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The Zen of Donor Cultivation

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Maine is filled with amazing nonprofit organizations, making a huge positive impact in our communities.  This month, I invited some experts in the field to share their perspectives on effective nonprofit marketing.

Mary-Anne Saxl, the Community Outreach Coordinator for Penobscot Community Health Care, coordinates development and fundraising activities for the organization, as well as managing its volunteer program. This week,Mary-Anne shares a few pointers about how building strong donor relationships can help nonprofits foster steady, loyal support.

Anyone faced with raising funds for a charitable or voluntary organization knows that this is no simple task. Successful fundraising requires time and patience.  A charity first has to develop a strong case for support. It has to catch the attention of potential donors with a clear message about its mission and the purpose for which funds are being raised. Then, it must foster a strong relationship with those donors. Loyal donors tend to make larger gifts, which can really add up over time. What’s more, maintaining a satisfactory donor relationship makes it easier to recognize when each donor is ready, willing, and able to make a more substantial gift – and increases the chance of benefit to the organization.

Strong, ongoing relationships with donors should focus on the donors’ philanthropic goals and objectives, not on the charity’s needs. When donors feel good about what their charitable gifts have accomplished, are well-informed about the cause they are supporting, and feel they are making a difference, their support will be more likely to continue. This is good news for nonprofits.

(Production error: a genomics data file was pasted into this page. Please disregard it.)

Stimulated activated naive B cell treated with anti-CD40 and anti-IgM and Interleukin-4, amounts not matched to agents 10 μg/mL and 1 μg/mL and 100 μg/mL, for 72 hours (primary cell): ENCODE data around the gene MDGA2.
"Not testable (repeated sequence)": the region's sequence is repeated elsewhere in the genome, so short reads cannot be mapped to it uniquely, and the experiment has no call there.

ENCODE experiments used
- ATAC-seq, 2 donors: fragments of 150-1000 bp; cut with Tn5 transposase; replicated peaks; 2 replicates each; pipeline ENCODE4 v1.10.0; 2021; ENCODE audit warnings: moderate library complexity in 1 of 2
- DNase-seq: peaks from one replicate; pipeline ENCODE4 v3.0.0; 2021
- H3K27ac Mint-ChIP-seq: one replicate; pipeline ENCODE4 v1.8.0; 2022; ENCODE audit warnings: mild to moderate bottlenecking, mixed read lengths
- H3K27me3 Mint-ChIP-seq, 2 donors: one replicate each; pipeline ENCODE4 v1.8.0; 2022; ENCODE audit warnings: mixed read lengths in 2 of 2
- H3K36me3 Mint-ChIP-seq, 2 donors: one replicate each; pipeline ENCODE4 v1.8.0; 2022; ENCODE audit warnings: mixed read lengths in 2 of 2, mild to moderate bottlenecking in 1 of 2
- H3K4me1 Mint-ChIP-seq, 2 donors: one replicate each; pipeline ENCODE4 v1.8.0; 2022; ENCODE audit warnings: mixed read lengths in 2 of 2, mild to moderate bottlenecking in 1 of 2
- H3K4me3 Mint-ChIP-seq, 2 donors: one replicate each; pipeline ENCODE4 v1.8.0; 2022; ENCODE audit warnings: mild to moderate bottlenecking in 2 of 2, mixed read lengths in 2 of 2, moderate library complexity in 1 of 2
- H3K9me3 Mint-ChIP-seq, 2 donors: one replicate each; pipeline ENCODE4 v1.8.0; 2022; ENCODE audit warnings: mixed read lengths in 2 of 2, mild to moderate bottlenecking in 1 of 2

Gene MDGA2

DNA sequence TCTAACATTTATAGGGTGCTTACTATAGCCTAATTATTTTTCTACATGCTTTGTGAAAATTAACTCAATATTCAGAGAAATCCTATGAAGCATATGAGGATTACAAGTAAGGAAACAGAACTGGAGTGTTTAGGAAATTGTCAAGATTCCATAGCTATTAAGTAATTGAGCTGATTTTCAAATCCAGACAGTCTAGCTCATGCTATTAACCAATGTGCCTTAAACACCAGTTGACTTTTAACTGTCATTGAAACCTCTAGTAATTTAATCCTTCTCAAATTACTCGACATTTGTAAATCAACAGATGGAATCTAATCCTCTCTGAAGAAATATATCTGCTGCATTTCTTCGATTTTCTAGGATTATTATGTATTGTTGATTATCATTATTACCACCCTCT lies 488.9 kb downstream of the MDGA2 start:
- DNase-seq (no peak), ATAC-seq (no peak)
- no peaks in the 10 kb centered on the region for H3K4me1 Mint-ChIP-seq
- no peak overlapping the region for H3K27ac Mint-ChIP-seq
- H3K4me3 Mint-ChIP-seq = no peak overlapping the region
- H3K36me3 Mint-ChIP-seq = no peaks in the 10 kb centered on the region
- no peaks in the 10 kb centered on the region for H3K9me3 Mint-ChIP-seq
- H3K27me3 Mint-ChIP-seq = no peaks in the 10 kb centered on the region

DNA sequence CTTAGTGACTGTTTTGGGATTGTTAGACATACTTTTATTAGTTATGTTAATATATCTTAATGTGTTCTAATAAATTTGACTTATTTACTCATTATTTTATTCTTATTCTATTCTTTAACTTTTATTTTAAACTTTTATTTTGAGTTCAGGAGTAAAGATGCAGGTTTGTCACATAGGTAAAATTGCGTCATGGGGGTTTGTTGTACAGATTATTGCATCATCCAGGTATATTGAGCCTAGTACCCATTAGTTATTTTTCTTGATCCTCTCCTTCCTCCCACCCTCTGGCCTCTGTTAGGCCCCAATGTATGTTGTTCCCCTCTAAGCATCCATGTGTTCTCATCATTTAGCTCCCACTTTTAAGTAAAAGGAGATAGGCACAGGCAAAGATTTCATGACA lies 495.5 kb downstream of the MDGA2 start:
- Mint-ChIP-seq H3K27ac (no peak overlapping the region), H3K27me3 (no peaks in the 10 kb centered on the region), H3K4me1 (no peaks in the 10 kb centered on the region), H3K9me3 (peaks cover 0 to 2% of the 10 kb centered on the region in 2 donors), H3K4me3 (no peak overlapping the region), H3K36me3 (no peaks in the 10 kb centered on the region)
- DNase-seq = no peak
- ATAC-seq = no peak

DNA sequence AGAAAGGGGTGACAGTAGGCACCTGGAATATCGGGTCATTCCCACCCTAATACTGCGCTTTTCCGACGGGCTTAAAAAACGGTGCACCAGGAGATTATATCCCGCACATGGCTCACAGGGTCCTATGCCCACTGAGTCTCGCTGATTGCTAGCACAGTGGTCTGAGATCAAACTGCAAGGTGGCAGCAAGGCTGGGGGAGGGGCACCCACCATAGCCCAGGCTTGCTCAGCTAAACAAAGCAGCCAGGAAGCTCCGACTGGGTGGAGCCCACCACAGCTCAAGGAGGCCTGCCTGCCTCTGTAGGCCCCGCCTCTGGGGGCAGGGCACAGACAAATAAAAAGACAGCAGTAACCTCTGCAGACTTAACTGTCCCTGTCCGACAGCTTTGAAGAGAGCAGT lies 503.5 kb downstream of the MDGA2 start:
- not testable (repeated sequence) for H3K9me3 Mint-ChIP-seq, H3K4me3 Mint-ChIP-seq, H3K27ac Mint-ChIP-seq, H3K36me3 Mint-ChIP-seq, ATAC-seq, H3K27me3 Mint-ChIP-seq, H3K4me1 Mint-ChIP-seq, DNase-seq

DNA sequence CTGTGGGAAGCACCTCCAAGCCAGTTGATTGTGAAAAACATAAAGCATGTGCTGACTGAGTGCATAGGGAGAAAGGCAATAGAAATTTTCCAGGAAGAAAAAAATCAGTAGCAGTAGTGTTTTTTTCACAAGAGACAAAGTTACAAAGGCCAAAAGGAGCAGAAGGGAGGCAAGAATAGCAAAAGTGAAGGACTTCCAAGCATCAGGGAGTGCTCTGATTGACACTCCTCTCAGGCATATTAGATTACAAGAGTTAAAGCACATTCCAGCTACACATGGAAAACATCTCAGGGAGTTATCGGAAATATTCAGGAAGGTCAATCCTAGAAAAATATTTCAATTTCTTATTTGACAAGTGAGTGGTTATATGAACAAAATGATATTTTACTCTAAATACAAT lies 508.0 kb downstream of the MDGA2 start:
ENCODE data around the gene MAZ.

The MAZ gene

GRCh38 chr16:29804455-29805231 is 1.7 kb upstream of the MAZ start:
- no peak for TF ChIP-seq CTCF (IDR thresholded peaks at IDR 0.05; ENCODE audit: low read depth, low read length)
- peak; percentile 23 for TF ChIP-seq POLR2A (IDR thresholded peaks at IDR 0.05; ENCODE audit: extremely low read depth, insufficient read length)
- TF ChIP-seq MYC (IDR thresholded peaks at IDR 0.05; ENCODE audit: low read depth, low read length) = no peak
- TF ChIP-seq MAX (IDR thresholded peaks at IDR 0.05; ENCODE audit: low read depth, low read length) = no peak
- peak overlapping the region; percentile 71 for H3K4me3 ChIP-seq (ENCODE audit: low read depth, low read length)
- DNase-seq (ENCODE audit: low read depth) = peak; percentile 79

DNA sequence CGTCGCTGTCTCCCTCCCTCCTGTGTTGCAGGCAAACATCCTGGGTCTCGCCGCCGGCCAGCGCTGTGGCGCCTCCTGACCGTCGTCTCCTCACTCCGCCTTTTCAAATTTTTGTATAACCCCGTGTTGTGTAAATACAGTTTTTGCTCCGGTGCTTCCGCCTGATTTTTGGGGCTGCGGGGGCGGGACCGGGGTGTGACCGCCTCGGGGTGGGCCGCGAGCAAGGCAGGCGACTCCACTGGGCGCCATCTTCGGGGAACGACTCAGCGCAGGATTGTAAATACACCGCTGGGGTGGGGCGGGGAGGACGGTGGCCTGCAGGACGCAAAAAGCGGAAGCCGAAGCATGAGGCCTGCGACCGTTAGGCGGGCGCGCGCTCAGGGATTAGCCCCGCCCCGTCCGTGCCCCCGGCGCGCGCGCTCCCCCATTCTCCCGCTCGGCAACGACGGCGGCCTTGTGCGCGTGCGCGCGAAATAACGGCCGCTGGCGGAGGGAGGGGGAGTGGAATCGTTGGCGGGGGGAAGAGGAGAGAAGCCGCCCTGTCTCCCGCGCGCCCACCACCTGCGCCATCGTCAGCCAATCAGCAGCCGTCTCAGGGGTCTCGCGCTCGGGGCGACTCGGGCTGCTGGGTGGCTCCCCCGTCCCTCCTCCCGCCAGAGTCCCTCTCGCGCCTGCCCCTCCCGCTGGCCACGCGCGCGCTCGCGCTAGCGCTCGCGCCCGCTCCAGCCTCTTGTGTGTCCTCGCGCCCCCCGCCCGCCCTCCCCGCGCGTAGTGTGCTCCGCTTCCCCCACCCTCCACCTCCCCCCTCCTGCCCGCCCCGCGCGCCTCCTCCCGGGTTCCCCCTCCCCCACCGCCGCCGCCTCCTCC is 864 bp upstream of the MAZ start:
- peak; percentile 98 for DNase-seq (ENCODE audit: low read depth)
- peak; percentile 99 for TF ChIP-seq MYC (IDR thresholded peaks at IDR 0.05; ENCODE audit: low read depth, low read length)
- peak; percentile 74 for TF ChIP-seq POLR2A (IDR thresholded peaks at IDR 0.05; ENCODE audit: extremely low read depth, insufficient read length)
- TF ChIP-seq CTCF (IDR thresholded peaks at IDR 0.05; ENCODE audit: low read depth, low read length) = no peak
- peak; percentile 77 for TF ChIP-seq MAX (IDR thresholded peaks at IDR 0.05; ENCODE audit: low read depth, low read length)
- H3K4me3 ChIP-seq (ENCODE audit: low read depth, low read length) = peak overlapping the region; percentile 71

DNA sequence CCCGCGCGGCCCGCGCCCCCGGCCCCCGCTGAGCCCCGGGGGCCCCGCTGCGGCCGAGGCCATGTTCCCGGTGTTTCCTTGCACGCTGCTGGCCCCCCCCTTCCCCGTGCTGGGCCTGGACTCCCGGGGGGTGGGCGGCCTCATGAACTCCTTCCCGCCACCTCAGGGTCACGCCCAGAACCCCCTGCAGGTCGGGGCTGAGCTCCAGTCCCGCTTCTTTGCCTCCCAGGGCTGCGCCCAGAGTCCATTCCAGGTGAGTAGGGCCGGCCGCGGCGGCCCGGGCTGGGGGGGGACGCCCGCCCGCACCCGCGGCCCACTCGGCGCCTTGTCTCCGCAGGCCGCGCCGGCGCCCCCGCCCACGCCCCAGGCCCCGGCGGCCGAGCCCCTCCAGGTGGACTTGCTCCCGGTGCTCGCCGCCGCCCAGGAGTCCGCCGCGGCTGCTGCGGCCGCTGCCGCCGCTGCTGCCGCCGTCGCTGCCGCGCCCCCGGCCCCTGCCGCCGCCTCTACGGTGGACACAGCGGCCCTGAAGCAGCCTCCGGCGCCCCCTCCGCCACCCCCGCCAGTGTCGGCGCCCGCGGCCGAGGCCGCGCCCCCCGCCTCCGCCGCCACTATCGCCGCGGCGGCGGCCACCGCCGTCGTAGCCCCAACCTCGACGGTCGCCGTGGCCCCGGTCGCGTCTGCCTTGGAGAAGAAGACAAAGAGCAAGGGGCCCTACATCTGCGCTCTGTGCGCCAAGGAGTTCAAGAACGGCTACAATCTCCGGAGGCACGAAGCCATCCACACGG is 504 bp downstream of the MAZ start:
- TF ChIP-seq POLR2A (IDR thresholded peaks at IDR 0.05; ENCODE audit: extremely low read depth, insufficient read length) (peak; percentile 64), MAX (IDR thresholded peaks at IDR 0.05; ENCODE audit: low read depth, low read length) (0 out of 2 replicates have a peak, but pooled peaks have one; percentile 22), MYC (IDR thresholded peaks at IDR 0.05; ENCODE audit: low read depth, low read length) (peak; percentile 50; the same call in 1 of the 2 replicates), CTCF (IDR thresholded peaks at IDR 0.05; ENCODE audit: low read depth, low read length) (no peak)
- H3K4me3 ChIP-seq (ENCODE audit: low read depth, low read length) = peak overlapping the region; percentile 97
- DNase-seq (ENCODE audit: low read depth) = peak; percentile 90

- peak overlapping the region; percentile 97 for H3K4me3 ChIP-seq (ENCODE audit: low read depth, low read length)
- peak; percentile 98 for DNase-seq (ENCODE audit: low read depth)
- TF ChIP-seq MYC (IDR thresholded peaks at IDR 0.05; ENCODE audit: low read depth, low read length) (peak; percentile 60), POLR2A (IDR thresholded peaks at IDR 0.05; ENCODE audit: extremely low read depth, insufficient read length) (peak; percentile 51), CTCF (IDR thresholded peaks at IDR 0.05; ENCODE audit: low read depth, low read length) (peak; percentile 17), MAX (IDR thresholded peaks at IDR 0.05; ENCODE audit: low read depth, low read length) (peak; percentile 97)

The first step in identifying a larger gift potential is to analyze your donors’ giving patterns. Do you have donors who have been giving regularly over a period of years? Consider asking these loyal supporters to increase the size of their donations – for example, one organization makes an effort to upgrade every donor who gives $50 a year for two years into one annual donation of $100.

Have some of your donors given larger-than-average contributions over the years? If so, these donors might be willing to continue giving at a higher level – if they have a good relationship with your organization. (The amount of “average” contribution varies, of course, between charities. One organization makes sure that donors who give more than $1,000 are distinguished from the rest of its 70,000 donors.)

Encourage these high-level individuals to become a major part of your cause. Some organizations invite higher-end donors to special functions, such as president’s dinners or breakfasts, and provide them with information and news about the organization. Others encourage donors to attend annual meetings and to offer their input, or to visit or take a tour of the charity’s facilities so that they can see the impact of their donations at work. Whatever your methods, treat distinguished supporters as you would your own board members: keep them up-to-date on what’s happening, and actively seek their input so they feel they are fully involved in the issues you face.

It’s important to remember that donors give to those they know — you must be genuine, and be patient.  Donor cultivation evolves like any garden – you must water, weed, and feed, and nothing happens overnight. It takes time to cultivate your donors.

To learn more about Penobscot Community Healthcare and their positive impact in our community, please visit

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